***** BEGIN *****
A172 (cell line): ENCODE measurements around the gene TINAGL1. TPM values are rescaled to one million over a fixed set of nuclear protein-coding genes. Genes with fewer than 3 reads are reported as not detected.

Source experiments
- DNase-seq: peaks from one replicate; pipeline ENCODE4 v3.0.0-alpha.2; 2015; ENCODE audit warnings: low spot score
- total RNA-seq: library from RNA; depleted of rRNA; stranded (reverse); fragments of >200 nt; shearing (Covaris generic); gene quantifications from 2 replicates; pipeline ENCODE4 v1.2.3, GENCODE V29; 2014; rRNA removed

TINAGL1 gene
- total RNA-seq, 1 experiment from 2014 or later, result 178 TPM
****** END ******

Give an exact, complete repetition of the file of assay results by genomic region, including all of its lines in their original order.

A172 (cell line): ENCODE measurements around the gene TINAGL1. TPM values are rescaled to one million over a fixed set of nuclear protein-coding genes. Genes with fewer than 3 reads are reported as not detected.

Source experiments
- DNase-seq: peaks from one replicate; pipeline ENCODE4 v3.0.0-alpha.2; 2015; ENCODE audit warnings: low spot score
- total RNA-seq: library from RNA; depleted of rRNA; stranded (reverse); fragments of >200 nt; shearing (Covaris generic); gene quantifications from 2 replicates; pipeline ENCODE4 v1.2.3, GENCODE V29; 2014; rRNA removed

TINAGL1 gene
- total RNA-seq, 1 experiment from 2014 or later, result 178 TPM